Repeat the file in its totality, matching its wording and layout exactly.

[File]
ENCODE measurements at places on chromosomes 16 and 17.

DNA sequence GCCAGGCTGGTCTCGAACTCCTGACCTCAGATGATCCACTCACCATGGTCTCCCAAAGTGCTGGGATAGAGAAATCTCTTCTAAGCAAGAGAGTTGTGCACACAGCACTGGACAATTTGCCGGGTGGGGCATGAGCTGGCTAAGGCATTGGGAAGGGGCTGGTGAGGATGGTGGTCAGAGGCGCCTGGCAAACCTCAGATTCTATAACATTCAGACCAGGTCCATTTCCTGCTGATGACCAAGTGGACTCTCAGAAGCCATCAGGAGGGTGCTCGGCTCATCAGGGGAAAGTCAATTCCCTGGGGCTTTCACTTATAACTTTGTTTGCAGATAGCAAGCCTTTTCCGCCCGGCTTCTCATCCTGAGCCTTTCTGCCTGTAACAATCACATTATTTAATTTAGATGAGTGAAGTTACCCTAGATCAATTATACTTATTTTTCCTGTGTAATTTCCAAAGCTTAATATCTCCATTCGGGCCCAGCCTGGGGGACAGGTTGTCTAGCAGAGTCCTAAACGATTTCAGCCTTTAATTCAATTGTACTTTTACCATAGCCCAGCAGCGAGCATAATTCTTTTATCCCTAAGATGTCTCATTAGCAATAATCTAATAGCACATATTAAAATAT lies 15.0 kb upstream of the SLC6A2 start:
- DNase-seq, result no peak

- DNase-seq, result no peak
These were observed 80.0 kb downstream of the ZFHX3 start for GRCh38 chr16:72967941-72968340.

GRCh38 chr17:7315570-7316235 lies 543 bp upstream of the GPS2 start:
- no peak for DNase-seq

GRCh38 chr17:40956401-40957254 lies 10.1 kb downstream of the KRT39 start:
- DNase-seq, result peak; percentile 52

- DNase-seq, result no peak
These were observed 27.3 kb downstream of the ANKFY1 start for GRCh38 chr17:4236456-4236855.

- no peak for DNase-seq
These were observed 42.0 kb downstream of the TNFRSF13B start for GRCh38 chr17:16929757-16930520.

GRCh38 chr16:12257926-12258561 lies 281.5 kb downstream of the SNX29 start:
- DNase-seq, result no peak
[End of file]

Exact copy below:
ENCODE measurements at places on chromosomes 16 and 17.

DNA sequence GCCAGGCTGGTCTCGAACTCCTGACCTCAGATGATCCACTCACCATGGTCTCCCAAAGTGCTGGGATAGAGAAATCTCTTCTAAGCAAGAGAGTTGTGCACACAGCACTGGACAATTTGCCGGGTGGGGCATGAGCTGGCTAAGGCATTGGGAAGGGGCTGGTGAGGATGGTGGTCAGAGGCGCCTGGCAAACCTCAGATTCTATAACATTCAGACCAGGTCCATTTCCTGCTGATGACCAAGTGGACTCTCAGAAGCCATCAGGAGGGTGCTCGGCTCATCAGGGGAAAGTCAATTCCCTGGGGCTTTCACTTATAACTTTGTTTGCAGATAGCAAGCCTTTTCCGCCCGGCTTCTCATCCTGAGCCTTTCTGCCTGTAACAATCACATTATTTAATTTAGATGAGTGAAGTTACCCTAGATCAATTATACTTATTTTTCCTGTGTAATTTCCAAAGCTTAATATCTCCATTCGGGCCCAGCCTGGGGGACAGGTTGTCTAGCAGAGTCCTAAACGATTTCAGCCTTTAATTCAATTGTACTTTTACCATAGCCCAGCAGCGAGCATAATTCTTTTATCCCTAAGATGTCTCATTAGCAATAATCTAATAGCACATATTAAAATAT lies 15.0 kb upstream of the SLC6A2 start:
- DNase-seq, result no peak

- DNase-seq, result no peak
These were observed 80.0 kb downstream of the ZFHX3 start for GRCh38 chr16:72967941-72968340.

GRCh38 chr17:7315570-7316235 lies 543 bp upstream of the GPS2 start:
- no peak for DNase-seq

GRCh38 chr17:40956401-40957254 lies 10.1 kb downstream of the KRT39 start:
- DNase-seq, result peak; percentile 52

- DNase-seq, result no peak
These were observed 27.3 kb downstream of the ANKFY1 start for GRCh38 chr17:4236456-4236855.

- no peak for DNase-seq
These were observed 42.0 kb downstream of the TNFRSF13B start for GRCh38 chr17:16929757-16930520.

GRCh38 chr16:12257926-12258561 lies 281.5 kb downstream of the SNX29 start:
- DNase-seq, result no peak